As a western tourist the only way to see the Tibet (or the Tibet Autonomous Region – TAR – as it is formally known) is on a guided tour, also requiring a special permit. As we planned to travel onwards to China after Tibet this also doubled as our Chinese Visa (unfortunately only for 25 days and non-extendable). Our local Tibetan guide met us at the Lhasa airport where we boarded a mini-bus along with 2 other Australians, a Brit, an American and a Colombian – whom formed the tour group for our 8-day tour of Tibet. Upon entering the mini-bus we noticed the camera staring back at us. One thing that really surprised us was the level of monitoring in Tibet, which also extended to restaurants and public spaces. We drove to our hotel in the old town of the city, situated on a square that became a buzzing local produce market into the long sunlit evenings. As crazy as it may sound China only has one time zone so in Tibet, during the summer months, it stays light well into the evening after the sun has set in Beijing and Shanghai to the East (over a similar longitudinal distance Russia has 5!).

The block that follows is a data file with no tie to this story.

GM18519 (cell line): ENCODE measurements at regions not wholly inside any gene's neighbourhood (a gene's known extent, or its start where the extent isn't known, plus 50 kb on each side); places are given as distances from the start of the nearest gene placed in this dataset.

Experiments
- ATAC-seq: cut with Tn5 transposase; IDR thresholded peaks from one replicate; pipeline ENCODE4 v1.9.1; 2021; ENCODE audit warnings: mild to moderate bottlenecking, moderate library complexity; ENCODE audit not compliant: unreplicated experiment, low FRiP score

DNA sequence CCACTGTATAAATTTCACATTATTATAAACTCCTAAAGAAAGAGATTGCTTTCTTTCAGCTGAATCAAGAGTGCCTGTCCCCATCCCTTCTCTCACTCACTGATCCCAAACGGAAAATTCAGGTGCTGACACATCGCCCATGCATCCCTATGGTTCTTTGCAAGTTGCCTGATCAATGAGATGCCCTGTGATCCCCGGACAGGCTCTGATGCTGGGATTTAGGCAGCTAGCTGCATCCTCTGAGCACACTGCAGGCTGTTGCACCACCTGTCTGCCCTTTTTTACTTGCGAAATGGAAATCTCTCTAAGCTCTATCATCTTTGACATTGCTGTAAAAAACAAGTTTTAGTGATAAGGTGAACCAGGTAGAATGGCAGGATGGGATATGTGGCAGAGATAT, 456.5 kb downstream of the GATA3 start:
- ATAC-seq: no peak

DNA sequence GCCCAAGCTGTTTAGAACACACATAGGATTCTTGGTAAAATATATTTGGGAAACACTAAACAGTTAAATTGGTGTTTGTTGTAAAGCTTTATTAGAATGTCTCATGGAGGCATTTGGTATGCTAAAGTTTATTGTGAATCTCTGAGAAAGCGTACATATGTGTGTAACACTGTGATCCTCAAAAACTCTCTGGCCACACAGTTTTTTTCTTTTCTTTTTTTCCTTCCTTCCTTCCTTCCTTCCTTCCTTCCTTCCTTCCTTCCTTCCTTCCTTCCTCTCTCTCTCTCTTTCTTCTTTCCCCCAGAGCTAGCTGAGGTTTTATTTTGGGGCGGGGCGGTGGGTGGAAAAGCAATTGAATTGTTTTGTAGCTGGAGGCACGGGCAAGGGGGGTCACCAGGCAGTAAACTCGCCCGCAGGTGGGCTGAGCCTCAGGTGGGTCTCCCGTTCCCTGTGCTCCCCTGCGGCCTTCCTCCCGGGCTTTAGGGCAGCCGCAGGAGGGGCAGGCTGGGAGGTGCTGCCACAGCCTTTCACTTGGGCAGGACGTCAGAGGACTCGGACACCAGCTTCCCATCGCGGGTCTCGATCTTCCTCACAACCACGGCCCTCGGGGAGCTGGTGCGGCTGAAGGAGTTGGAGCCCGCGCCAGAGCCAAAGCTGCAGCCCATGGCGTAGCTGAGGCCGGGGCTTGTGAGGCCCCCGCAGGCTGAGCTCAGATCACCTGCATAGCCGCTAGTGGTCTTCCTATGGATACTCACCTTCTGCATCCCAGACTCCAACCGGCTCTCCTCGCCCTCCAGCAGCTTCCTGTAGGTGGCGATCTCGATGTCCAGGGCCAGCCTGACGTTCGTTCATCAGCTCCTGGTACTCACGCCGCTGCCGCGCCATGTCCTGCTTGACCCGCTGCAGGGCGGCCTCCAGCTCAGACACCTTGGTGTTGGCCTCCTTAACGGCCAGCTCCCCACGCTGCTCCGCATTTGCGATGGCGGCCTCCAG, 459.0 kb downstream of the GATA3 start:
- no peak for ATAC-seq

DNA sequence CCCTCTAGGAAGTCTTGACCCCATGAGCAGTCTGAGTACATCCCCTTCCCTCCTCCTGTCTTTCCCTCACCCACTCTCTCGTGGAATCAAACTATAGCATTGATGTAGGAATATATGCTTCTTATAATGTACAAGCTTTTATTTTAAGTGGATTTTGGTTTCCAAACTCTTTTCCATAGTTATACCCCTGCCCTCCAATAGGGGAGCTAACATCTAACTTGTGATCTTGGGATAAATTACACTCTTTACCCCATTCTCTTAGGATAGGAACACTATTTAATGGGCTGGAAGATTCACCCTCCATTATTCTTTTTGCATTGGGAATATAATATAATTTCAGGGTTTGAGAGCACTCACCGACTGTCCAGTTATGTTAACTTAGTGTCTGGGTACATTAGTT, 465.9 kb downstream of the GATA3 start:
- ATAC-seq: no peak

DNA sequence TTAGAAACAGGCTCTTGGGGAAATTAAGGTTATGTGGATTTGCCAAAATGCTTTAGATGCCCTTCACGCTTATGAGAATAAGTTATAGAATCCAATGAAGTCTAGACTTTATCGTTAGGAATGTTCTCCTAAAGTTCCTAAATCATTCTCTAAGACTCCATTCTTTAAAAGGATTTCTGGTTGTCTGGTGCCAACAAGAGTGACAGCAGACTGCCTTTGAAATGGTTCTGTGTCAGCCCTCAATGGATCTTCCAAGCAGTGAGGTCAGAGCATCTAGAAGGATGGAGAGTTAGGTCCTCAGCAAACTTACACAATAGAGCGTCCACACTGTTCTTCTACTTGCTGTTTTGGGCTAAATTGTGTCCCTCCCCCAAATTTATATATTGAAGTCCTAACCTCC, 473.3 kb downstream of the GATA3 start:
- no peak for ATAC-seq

Local produce market each evening outside our hotel

Without going into detail on the events in the 1950’s that lead to the Government of Tibet being dissolved and Tibet formally coming under control of the People’s Republic of China (PRC), Lhasa was not exactly what I had pictured in my mind. It is split into two halves, the new town and the old town. The old town is a well-constructed rebuild of what the old Tibet would have looked like prior to the takeover (with cobbled streets, Tibetan architecture and lovely Buddhist temples and monasteries). The new town on the other hand is no different to any other modern day Chinese city with tall apartment blocks, neon lights and electric billboards, shopping malls and restaurants, with cranes dominating the skyline. This isn’t what I was expecting but it shows the change that has occurred in recent decades and the influence the PRC has had in the region. The last decade in particular has seen major investment in infrastructure along with a growing number of Chinese who are moving to the region for economic purposes.